How's it work? Ad agencies and Web site ad managers get in via passwords as either buyers or sellers, then have the ability to perform high-volume, real-time transaction processing and ad delivery, with Coopers & Lybrand putting its name on the line for the outfit's business practices. Perhaps the most interesting part of the play is its new ad definition, the Salable Net Unit, or SNU, which it calls a "common currency" for Internet advertising buyers and sellers. (I don't know -- what's SNU with you?)
There's been a lot of loose talk that the strike against United Parcel Service represents a "crisis" for electronic commerce, since UPS delivers so much of what we order online.
Well, it's a problem for all commerce. I recently got the last patch kit at my local bike shop because he depends on UPS for deliveries and has orders sitting in warehouses. UPS handles 80 percent of the U.S. package delivery market (close to Microsoft's share in office suites) so everyone's hurting. And that hurt is likely to increase because the issues are so clear. If the Teamsters win, wage inflation will rattle the bond and stock markets, while higher wages spell opportunity for those serving the middle class. If UPS wins, American unionism is dead -- if you can break America's strongest union with unemployment under 5 percent, no union card is worth holding.
There are two important points for electronic commerce. First, consider substitution effects. Companies of all kinds are learning just how much work they can take to the Web. Second, diversification is good. This is a huge opportunity for the U.S. Postal Service, Federal Express, Airborne and others. A truly free package delivery market, with many strong players, is in everyone's long-term interest.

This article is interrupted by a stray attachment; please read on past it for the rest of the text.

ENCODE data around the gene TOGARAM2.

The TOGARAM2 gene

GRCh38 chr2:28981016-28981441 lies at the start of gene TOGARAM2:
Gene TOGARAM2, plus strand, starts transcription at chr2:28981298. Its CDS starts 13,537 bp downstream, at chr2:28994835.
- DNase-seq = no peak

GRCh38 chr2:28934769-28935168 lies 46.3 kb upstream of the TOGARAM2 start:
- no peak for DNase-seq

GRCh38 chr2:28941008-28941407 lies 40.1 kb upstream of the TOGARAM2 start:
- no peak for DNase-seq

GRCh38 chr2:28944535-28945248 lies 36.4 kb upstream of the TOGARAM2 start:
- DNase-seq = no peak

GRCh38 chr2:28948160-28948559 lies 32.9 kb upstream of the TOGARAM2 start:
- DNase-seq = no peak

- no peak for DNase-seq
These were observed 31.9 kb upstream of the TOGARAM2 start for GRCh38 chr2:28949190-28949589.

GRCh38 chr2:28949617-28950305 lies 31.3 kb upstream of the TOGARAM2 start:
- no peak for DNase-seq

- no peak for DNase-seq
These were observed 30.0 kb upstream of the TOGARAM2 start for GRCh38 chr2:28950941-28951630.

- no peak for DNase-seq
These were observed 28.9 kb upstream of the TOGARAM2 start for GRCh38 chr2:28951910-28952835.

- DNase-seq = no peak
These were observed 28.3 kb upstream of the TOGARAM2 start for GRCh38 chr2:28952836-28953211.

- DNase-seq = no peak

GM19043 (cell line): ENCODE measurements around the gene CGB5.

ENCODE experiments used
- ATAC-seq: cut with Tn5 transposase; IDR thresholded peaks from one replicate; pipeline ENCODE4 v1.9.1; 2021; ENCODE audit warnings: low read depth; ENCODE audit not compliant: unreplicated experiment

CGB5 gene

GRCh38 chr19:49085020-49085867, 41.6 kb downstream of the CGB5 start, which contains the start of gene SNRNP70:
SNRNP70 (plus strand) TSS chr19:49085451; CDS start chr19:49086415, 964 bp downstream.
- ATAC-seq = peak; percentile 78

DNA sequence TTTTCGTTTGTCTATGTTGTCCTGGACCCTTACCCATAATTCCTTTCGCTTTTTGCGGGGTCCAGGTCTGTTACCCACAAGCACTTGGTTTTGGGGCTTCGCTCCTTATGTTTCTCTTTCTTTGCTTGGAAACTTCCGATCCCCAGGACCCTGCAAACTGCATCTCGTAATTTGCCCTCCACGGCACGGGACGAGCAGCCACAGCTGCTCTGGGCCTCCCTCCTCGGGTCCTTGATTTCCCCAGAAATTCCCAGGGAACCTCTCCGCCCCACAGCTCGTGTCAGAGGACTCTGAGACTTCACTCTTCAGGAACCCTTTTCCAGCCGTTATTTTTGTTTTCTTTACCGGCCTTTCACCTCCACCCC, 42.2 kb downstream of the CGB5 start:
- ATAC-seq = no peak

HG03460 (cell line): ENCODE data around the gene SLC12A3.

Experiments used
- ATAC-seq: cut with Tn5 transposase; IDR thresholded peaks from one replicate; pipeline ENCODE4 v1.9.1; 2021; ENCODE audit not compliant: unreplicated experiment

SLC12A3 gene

Your clue. Deal with the effects of the strike and learn what lessons you can. Don't sweat the result, whatever it is.
Clued-in this week is Jon Katz of Wired. I've been a fan of Jon's for some time, but it's his "Invitation to a Beheading" series which brings this award. It's a long discourse on why journalists shouldn't be pundits, or rub shoulders with newsmakers. It's Journalism 101, but it's amazing how many people who call themselves journalists forget we work for readers, not for sources, and that even the free shrimp at a press conference comes with a price tag attached. Thanks.
Clueless is the Internet Content Coalition (ICC) -- and all their members. They're trying to define "news" so they can create a rating which gets past filters from the Recreational Software Advisory Council to "protect" children (and anyone who doesn't want to listen) from free speech. This is what Tom Paine called "Sunshine Patriotism." If an "N" comes out I'm using it, and so are others the ICC may not like. Let 'em sue to stop me -- the Constitutional argument that the ICC defining "news" represents "prior restraint" should be obvious enough for even Clarence Thomas to understand. What Communists do through state fiat, it seems, democracies want to do by private action -- kill Constitutional Rights by "privatizing" them, then saying "private" entities can do what they want. If a court buys that nonsense, it'll be resisted and we'll know who the real patriots are.
A Clue...to Internet Commerce is a weekly publication of @Have Modem, Will Travel. It's sent free to a qualified e-mail list. Like Netscape Navigator, it carries a list price -- $49 per year. Subscribers can receive either a .txt file or an .htm file. The .htm version features links which become active when online with a browser, or an e-mail package like Netscape 3.0. (Let us know which you prefer.) To take your name off the list, simply write REMOVE as the subject, or content, of a message replying to this post. To request your free copy, write us at Dana Blankenhorn@worldnet.att.net. We're on the Web at www.tbass.com/clue and www.ppn.org/clue>.
A Clue...to Internet Commerce -- Copyright @Have Modem, Will Travel and Dana Blankenhorn, 1997